Air quality can be an issue when stuck indoors during the cold winter months
Winter is a beautiful time of year, but many people can’t fully enjoy it due to the dry air that irritates the eyes, nose, throat and skin. Improving air quality is essential in the chilly months since most people spend most of their time indoors.
Good indoor air quality is about more than comfort, too. Studies have shown that poor air quality can lead to headaches, dizziness and even respiratory disease. Luckily, there are several easy ways to breathe easier.
1. Turn on a Humidifier
One of the easiest ways to make indoor air a little more comfortable when it’s cold out is turning on a humidifier. Some homes have humidifiers built in, but standalone versions can get the job done, too. This is a great place to start for those who suffer from dry skin during winter since it gets more moisture circulating inside.
Humidifiers come with various health benefits, including alleviating snoring and even reducing the spread of germs. It is important to remember not to run the humidifier too much, though, or moisture buildup could worsen air quality.
2. Get Houseplants
One of the main things plants do is produce oxygen. This makes them excellent for helping purify the air, both inside and out. This function is the key reason why climate scientists advocate for planting more trees.
Even small houseplants can have the same effect inside. While houseplants may not be a good choice for those with plant-related allergies, they can help get more oxygen circulating around the house.
They also make a great decorating accessory. In fact, the color green has been proven to increase feelings of optimism and calm, which can help reduce stress while cooped up indoors. This is especially intriguing considering that forms of depression caused by winter can affect three out of four people every year.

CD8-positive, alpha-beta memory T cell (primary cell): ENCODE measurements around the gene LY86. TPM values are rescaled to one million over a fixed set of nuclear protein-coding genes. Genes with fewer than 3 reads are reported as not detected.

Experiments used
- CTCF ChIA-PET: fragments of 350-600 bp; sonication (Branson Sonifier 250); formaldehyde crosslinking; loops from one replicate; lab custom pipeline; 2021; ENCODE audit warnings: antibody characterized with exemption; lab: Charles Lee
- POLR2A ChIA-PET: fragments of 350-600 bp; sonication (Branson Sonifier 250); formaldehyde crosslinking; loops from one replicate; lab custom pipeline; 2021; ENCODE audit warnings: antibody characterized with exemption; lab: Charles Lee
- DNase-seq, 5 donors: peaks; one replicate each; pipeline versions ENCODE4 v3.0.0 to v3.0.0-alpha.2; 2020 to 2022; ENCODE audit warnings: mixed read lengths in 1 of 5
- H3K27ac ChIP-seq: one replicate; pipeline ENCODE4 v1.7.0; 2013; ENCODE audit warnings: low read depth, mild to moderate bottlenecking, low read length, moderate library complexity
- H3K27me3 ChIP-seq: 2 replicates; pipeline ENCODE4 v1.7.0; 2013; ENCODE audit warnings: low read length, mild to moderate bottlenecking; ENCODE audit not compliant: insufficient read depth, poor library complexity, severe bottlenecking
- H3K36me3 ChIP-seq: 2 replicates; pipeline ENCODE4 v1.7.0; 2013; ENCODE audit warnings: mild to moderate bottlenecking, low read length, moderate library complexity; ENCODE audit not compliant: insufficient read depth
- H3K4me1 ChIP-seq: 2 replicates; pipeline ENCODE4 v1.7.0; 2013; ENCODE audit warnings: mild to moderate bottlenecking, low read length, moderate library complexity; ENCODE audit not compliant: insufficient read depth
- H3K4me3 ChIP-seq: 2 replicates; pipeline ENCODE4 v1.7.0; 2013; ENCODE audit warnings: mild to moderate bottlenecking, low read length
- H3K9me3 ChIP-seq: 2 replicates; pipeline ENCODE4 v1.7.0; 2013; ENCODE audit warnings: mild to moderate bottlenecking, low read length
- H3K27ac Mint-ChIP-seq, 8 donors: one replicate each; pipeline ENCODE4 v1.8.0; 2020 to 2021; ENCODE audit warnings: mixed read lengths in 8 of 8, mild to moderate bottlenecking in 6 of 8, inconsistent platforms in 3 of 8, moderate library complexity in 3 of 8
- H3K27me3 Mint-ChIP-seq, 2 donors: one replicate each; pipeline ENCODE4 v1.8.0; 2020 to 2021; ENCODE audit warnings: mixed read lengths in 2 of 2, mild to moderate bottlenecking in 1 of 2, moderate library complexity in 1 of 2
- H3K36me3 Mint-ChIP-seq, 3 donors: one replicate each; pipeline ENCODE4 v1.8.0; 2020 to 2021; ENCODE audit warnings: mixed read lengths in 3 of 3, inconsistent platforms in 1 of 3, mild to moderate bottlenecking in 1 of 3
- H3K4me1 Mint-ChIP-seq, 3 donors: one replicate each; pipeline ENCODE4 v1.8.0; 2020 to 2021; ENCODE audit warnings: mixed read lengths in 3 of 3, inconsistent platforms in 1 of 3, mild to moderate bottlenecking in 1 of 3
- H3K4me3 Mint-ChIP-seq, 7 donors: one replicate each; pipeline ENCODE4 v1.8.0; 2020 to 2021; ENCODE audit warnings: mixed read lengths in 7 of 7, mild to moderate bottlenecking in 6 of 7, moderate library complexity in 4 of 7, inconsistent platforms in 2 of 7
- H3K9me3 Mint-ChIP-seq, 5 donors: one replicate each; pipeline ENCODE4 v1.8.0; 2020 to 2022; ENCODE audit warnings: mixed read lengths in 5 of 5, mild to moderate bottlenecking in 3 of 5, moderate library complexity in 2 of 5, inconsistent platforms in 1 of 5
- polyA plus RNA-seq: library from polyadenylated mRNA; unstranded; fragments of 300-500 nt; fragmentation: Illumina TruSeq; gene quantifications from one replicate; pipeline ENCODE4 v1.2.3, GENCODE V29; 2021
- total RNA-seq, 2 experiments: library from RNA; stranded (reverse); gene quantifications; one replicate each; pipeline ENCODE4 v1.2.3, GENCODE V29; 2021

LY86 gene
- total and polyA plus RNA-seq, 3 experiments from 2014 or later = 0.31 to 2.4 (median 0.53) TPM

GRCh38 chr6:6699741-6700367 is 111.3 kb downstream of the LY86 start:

3. Keep It Clean
A quick and easy way to boost winter indoor air quality is to clean living spaces regularly. Pet hair, dust and other allergens can cling to carpets, rugs, drapes, curtains, bedsheets and furniture. Vacuuming will also keep all these contaminants out of the air.
Additionally, it is essential to dust and wipe down surfaces, as well. If dust builds up, it can easily get into the air and affect respiratory health. It’s even been linked to increased cases of asthma and hay fever.
4. Clear Out Contaminants
Some substances contaminate air ambiently simply due to the smell or fumes they give off. Things like cleaning products and paint are great examples. While it may be more convenient to keep these items inside when it’s cold out, they can quickly reduce indoor air quality. Fumes, in particular, are likely to cause headaches, even if they don’t give off a noticeable odor.
An easy fix is to simply move paint and cleaners into the garage or closed-off storage space. It is a good idea to research indoor air pollutants further, though, because some types of buildings and geographic areas may be at higher risk of certain contaminants, such as asbestos and lead.